Saturday, March 31, 2007

Blue light special

Doesn't someone NEED these bed linens kukunest so I can get at least a contact high from shoppy shoppy? These sheets hit all my weaknesses: bold graphics in bright colors. Can I have this on my bed? what? too Suzy Zoo for a middle-aged lawyer? naw, I could so totally pull this off and it wouldn't be sad or strange at all, really, really, not in the least. Good thing it only comes in twin or there woulda been a big ol' lantern festival ahappenin' in my room as fast as UPS could put it on a truck.

Wednesday, March 28, 2007

But she hears good for free

So now we know that Nora can see fine and that she hears like a bat. And the hearing test was free thanks to the kind intake clerk at the state health department who winked at me as she waived the fee because Nora is a pre-schooler, wink, wink. I just love folks like that who can bend a rule once in awhile especially if the benefit of the bend falls my way.
So now we also know that Nora's struggles to learn and behave in school are not related to lack of hearing or poor eye sight, so we've got that going for us. Last fall when I enrolled Nora in kindergarten because she met the age cut-off even though I could see that she was still very emotionally immature, I went ahead anyway with what I now see as a very cavalier attitude that "oh well, I can always hold her back." I'm such a cock-eyed optimist and I really really believed that my obviously bright little girl would catch up, just like YuYu who entered kindergarten at the same age and after leaving China for exactly the same length of time. But Nora is not YuYu, for damn sure, they broke the mold after they made my sweet YuYu. Nora has not caught up and she struggles with both her behavior and the academic challenges presented by the kindergarten curriculum. Like hash marks. Oh lord, looking into her eyes is still like looking into an empty handbag when I try to help her learn four sticks and a stripe mean five.
Well, now the time has come to make the decision to "retain" her in kindergarten for one more year and I'm not feeling so damn cavalier. She needs to stay back, that is clear, but it is hurting her. Nora is FIERCELY competitive, what I would call a one-upper. The kind of person, who during the course of any conversation, has done, felt, accomplished, or lived through something just a little more extreme, harder, intense or funnier than the experience you are trying to relate, and we all know how annoying that is. So my little one-upper will need to repeat kindergarten while Mimi advances to first grade and it is really troubling her now and we're just in the discussion phase. When it is real and Mimi (who is now an inch shorter than Nora although 10 months older) trots off to first grade next fall and Nora stays behind, I anticipate big, sobbing angry grief. I try so hard to present the idea to her in the form that "hey bud, some kids just need more time to learn and you will be the leader in class next year while you have more time to learn." But she is too bright for that and knows that she can't read and can't count past 10 and that the other kids are capable of doing so many things that she can't figure out yet, and it hurts her and she gets frustrated and describes herself so negatively but so matter of factly, that it hurts me.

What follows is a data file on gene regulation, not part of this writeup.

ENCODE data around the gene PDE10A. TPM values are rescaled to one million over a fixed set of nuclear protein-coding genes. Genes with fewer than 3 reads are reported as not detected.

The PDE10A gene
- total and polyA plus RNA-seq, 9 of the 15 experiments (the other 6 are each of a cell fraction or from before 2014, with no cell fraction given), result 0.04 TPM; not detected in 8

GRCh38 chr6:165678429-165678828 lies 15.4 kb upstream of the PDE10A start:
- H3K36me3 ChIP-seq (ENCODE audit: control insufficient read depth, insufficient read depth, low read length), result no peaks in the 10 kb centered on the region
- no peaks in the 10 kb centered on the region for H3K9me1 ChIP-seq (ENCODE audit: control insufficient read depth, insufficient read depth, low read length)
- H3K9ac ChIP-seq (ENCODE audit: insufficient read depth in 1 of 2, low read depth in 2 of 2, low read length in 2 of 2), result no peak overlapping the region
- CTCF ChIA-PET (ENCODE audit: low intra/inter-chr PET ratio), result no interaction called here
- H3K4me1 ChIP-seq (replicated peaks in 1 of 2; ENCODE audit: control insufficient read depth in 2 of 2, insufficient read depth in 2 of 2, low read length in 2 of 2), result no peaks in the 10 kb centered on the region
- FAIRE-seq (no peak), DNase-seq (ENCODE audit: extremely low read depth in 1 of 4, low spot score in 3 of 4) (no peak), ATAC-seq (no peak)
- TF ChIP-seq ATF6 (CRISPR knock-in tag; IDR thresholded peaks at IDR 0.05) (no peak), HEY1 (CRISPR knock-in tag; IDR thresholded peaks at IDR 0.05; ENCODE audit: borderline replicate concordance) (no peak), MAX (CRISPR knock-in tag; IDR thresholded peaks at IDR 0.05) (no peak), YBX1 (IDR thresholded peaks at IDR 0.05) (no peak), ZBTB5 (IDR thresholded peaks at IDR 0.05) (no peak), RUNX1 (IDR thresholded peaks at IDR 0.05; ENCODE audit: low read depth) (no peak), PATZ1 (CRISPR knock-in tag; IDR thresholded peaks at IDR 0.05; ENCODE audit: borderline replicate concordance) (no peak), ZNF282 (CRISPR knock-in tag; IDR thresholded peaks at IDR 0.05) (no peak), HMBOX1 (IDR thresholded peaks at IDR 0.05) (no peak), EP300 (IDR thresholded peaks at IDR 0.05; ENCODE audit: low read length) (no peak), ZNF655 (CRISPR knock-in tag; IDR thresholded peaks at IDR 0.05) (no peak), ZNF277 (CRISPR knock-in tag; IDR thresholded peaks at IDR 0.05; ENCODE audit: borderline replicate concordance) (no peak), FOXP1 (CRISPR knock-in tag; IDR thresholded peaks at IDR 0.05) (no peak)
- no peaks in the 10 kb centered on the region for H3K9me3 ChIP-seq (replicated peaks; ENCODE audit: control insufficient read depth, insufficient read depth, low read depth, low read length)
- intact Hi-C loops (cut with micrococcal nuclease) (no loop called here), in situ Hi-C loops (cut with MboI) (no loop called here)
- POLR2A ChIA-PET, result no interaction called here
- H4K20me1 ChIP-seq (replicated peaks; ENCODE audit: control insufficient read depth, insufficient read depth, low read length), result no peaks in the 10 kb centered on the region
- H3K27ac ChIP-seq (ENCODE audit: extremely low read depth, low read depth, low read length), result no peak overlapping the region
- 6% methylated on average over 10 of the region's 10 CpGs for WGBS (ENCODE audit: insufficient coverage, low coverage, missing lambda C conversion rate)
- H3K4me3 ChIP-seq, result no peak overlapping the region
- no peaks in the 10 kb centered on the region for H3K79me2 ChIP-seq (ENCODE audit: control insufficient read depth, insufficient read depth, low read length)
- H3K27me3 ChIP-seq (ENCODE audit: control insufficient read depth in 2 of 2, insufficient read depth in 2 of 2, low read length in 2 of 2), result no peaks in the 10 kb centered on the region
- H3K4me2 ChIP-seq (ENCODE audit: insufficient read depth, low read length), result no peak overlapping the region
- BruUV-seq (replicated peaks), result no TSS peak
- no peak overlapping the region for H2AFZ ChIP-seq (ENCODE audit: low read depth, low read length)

It is the best decision, and everyone seems to agree that if a child needs to be held back, repeating kindergarten is the least socially destructive year to do it, but, of course, I still have guilt. I'm beating myself up for not anticipating that it was more likely than not, considering her lack of progress leading up to kindergarten, that she would not do well this year. I'm second guessing my decision not to keep her in pre-school another year, but I really really believed that Nora would rise to the occasion and meet the challenge exactly because she is so bright and competitive. But instead, kindergarten whipped her ass this year and because of my Pollyanna tendencies, she is the one who will have her tender feelers hurt. Poor little PITA chip.